South African black lobby disappointed by MTN’s new white CEO

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JOHANNESBURG (Reuters) – South Africa’s Black Management Forum (BMF) said it was disappointed by the appointment of white South African Rob Shuter as MTN Group’s new CEO and viewed it as a serious blow to giving blacks a larger role in business.

The forum, which lobbies for black rights, criticised the mobile phone operator’s decision saying it was retrogressive to plans for the inclusion of blacks in corporate boardrooms in Africa’s most industrialised country.

Shuter was named on Monday as the replacement for Sifiso Dabengwa, a black executive who resigned last November after Nigeria imposed a fine on MTN for failing to deactivate more than five million unregistered SIM cards.

“There is a general unwillingness for transformation at top management level which has resulted in the decline in the number of black South African CEOs,” BMF President Mncane Mthunzi said in a statement. “These companies are owned by the public and yet they don’t reflect the demographics of our society.”

MTN spokesman Chris Maroleng had no immediate comment but said the company would respond later via an emailed statement.

Founded with the government’s help after the end of apartheid in 1994, MTN has been touted as one of South Africa’s biggest corporate success stories with operations in more than 20 countries in the Middle East and Africa.

Since coming to power at the end of white minority rule, the African National Congress party has pushed for change in the complexion of the civil service, the military and state-owned firms, as well national sports teams and private businesses.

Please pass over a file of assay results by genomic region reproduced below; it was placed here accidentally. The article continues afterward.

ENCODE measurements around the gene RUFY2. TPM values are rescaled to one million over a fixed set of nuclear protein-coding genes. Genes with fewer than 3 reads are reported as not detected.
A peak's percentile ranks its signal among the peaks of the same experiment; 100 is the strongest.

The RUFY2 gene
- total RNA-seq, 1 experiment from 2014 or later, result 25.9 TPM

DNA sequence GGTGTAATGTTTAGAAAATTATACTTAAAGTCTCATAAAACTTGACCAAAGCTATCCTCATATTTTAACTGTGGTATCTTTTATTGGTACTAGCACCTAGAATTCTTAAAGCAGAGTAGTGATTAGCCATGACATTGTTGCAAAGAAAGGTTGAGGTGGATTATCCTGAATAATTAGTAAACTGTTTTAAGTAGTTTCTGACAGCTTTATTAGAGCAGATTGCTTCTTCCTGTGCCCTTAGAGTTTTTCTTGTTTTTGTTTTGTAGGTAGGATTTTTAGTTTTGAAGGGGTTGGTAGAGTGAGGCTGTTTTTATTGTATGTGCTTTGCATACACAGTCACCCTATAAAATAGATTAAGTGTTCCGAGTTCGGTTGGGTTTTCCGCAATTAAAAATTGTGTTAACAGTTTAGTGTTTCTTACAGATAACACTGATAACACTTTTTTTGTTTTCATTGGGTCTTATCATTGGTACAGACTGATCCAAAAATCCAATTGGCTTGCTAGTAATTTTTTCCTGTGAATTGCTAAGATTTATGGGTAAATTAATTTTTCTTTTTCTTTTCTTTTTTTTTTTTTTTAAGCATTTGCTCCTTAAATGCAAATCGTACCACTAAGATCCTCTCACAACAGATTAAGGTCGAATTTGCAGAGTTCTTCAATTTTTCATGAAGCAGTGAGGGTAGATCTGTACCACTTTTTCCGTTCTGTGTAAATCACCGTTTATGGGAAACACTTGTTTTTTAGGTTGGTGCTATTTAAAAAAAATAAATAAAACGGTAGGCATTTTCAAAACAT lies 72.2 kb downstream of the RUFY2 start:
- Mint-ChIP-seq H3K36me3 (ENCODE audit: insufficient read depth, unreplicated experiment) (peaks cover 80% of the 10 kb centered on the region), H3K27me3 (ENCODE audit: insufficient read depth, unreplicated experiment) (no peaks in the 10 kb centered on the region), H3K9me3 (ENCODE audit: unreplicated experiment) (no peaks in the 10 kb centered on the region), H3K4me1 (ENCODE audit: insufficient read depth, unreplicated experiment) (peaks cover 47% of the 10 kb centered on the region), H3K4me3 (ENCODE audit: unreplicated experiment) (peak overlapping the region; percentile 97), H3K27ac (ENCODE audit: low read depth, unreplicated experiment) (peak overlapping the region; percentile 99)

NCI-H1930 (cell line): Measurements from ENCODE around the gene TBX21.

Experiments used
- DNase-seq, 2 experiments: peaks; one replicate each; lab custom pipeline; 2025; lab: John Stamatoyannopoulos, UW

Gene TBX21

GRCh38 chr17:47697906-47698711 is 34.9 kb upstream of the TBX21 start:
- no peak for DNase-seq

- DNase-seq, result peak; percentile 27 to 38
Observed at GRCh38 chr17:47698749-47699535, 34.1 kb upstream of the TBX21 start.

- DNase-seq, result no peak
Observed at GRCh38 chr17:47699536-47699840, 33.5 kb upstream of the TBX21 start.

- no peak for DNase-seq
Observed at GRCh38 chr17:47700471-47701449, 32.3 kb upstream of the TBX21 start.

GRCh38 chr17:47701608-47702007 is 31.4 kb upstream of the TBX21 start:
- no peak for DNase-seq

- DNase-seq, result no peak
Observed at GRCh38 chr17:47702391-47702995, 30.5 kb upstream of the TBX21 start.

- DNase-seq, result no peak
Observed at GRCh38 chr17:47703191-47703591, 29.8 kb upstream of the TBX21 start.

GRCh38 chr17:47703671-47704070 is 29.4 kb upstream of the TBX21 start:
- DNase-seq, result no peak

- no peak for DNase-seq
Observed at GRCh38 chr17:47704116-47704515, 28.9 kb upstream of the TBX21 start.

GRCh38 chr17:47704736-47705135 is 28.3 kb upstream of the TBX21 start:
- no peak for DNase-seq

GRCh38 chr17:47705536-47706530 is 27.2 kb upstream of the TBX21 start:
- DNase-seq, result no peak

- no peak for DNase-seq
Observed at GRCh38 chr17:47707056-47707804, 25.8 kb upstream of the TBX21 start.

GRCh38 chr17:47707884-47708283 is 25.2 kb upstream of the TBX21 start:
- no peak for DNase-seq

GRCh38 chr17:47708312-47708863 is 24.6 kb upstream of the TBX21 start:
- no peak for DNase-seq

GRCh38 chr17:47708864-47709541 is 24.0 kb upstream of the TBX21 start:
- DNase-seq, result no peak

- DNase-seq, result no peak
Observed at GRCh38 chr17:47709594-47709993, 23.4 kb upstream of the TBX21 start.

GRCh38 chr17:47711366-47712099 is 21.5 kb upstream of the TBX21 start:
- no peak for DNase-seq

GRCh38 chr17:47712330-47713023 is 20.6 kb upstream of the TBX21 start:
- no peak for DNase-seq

The push has helped many South Africans who were excluded from the mainstream economy under apartheid and created a solid black middle class.

MTN executive Phuthuma Nhleko, also black, was appointed interim executive chairman following Dabengwa’s resignation, with an eye to renegotiating the Nigerian fine which was initially set at $5.2 billion.

In the end, MTN agreed this month to pay a 330 billion naira fine ($1.2 billion) and to list its local business on the Nigerian Stock Exchange. MTN is the largest mobile phone operator in Nigeria with 62 million subscribers and the country accounts for about a third of its revenue.

Nhleko will revert to his role as non-executive chairman when Shuter starts as CEO, which is expected to be by July next year at the latest. Shuter, who has a background in risk management, will be joining MTN from rival mobile operator Vodafone, where he is currently head of Vodafone Europe.

($1 = 283.0000 naira)


(Reporting by Tanisha Heiberg; editing by James Macharia and David Clarke)

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